Do watch this Video, hussain explained everything about Turtuk....
Turtuk is a city in Ladakh. A remote village of about 4,000 residents, inhabited by ethnic Muslims, a few kilometres from the 'line of control' (the de facto border) between India and Pakistan, on the Indian side. Until 1971 a part of Baltistan, shared strong economic and cultural ties with Tibet. The residents speak Baltistani, and some Ladakhi and English.
The area of the Shayok river past Hundar, including the three villages of Changmar, Bogdan and Turtuk, were only opened to foreign tourists in 2010, so they are still quite new in their contact with tourists and the West, and feel rather unexplored.
Turtuk is the penultimate village open to foreign tourists before Pakistan. You can go on for a few KMs to the village of Shaksey (with a single guesthouse). There is another village before the Line of Control, closed off to foreigners as of August 2012.
Turtuk is situated at a distance of 211 km from Leh and 92 km from Diskit along the Shyok river. It is on the edge of the Shayok Valley, in popular understanding a part of the Nubra Valley area. As such, foreign visitors will need an Inner Line Permit to visit Turtuk, as for anywhere else in Nubra. Indian nationals can easily obtain these permits directly from the Magistrate Office in Leh. Foreign national have to use one of many travel agencies in Leh. You will need your passport, passport copies and between 300-450 Rs.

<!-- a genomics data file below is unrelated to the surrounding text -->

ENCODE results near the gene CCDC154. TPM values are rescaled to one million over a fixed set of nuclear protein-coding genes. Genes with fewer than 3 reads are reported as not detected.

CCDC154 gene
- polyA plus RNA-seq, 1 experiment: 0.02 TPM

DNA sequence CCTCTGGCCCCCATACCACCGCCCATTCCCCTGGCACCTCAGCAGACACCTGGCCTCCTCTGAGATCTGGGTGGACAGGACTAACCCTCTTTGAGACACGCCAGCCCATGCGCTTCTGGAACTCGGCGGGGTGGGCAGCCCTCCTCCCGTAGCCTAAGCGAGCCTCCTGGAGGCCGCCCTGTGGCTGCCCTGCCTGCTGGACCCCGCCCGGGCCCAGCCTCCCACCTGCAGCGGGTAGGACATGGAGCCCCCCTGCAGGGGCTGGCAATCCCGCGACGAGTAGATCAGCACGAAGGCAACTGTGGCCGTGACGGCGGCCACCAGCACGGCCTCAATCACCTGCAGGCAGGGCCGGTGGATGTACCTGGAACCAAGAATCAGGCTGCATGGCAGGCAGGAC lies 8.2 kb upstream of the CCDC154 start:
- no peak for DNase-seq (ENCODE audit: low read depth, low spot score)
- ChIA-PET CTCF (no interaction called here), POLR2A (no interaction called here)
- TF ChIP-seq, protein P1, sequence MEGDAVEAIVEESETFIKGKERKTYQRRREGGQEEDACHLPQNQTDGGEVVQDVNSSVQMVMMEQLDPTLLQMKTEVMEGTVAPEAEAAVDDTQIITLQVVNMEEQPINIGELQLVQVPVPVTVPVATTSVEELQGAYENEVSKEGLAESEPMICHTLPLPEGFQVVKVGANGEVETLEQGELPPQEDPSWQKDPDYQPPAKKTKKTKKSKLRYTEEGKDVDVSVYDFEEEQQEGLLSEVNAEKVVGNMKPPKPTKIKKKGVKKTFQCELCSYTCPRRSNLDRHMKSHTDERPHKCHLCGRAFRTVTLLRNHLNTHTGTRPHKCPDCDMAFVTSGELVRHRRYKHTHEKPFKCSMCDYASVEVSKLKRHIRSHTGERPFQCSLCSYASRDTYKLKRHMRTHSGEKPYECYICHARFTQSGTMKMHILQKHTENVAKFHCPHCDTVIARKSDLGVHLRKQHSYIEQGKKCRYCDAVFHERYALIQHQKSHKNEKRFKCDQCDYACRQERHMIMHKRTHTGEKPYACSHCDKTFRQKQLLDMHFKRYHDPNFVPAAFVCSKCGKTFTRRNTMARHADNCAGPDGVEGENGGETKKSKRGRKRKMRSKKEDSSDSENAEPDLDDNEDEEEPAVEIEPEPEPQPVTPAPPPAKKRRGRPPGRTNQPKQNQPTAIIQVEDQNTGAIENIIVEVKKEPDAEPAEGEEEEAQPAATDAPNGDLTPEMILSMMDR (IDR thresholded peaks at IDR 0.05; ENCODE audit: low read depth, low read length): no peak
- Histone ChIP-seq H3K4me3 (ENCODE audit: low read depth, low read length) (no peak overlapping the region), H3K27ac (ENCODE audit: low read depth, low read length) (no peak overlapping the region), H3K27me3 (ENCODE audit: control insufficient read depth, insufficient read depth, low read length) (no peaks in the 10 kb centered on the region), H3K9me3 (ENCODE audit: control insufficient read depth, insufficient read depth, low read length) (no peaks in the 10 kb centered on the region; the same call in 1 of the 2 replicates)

Before setting off to Turtuk or anywhere in the Shayok valley, prepare at least 3 photocopies of the permit (more if you also plan to visit the Nubra valley, e.g. Panamik), as the checkpoints you will encounter will usually ask you to deposit a photocopy with them.
Turtuk is serviced by a local bus service from Leh a few times a week, and back. Enquire at the New Bus Stand in Leh for detailed schedule. Notice it is a long and bumpy ride, although the road is well-paved almost all the way from Leh, apart from Khardung La, as of August 2012. Most people, however, opt to share a jeep for a 2-3 day trip to the entire valley, organized in Leh; this seems quite a short time to enjoy the beautiful village, however.
Hitchhiking might be hard since there is very little traffic going on the Diskit-Turtuk road, apart from the multitude of military trucks and tourist jeeps.
It can be very pleasure to motor-cycle or bicycle in here, but there are very few places to buy provisions on the ~90km way from Diskit.
Notice the actual village is on the plateu above the Shayok river, not the houses around the road.